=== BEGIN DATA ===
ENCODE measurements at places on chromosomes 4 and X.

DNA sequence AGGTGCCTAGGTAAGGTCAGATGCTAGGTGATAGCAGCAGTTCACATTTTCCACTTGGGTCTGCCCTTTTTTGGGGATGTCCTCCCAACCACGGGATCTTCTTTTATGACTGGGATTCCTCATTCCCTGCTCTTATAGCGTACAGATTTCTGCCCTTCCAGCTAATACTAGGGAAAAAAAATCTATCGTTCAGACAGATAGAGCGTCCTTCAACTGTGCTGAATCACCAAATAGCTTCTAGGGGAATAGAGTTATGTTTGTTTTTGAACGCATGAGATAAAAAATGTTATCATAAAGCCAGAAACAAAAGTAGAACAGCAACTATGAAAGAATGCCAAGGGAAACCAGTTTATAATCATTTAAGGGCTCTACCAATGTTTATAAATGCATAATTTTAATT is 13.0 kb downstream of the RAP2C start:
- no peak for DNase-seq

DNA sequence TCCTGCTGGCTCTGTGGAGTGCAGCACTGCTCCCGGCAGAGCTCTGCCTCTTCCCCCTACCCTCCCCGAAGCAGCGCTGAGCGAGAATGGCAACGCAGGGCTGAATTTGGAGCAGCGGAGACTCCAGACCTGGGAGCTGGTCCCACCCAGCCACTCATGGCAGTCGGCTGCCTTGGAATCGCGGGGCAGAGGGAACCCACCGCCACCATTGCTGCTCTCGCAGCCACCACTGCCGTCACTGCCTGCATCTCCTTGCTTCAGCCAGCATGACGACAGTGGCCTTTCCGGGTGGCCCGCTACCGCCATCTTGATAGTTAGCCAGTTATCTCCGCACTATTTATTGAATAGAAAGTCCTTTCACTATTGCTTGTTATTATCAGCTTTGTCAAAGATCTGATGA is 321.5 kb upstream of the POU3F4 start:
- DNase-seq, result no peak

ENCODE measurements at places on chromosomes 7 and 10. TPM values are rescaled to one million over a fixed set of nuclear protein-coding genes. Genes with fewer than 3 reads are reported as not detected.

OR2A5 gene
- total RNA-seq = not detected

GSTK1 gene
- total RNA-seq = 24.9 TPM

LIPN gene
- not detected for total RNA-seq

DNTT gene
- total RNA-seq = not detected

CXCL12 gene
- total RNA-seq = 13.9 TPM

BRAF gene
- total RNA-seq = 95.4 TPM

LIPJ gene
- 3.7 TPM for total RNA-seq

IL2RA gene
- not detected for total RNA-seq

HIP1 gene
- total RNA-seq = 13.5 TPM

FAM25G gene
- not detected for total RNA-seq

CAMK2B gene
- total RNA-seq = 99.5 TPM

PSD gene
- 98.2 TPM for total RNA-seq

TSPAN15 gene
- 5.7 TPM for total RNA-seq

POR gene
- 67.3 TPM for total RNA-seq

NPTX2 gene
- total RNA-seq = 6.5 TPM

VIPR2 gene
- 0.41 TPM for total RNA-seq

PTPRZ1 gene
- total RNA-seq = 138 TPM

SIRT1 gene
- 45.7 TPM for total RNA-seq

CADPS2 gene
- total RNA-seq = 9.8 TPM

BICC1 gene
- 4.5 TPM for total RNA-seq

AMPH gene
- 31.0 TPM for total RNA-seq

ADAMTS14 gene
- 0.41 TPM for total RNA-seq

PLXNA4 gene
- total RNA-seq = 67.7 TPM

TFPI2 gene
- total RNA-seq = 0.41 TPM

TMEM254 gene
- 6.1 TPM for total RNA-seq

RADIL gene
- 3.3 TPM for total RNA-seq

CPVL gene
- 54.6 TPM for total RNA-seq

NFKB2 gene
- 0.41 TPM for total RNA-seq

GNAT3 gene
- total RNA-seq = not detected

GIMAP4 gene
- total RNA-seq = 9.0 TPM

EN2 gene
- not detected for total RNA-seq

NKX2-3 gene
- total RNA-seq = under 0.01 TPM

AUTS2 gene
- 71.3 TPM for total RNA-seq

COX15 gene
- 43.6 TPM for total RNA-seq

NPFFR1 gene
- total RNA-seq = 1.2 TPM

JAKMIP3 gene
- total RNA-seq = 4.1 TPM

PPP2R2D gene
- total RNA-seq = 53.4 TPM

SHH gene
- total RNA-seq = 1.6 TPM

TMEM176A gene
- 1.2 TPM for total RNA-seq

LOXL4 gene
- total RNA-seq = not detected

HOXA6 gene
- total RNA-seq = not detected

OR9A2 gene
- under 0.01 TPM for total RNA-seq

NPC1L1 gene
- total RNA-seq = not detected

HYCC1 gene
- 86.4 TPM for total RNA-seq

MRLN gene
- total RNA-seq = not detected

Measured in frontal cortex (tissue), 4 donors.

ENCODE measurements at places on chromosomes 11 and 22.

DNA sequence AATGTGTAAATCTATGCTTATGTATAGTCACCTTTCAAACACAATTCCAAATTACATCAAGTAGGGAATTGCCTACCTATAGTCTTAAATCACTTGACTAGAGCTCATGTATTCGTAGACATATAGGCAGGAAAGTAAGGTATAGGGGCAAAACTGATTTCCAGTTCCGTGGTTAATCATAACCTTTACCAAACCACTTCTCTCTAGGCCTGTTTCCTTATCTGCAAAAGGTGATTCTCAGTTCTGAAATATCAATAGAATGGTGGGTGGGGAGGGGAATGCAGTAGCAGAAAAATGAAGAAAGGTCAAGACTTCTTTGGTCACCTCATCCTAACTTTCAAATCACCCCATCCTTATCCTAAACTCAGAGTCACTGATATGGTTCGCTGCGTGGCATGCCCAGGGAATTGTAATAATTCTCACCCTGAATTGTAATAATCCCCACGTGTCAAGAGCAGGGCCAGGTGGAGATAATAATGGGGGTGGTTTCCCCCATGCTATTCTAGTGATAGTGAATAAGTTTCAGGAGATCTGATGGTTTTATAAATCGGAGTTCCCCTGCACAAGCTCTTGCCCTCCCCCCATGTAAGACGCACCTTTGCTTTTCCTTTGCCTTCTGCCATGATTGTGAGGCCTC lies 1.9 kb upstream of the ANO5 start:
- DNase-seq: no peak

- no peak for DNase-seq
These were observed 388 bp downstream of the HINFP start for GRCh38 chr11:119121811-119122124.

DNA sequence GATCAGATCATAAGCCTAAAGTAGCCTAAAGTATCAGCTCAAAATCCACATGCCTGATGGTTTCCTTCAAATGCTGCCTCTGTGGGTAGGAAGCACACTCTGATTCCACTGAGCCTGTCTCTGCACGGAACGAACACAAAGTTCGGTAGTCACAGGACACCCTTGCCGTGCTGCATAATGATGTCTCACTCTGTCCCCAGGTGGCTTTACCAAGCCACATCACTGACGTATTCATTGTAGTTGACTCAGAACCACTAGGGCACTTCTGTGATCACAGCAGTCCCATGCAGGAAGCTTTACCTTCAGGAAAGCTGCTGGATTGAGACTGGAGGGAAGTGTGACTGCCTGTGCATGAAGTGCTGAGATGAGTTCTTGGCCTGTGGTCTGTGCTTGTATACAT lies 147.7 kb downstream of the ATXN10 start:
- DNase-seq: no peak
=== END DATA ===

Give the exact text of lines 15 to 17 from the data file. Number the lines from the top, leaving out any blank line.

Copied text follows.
CXCL12 gene
- total RNA-seq = 13.9 TPM

BRAF gene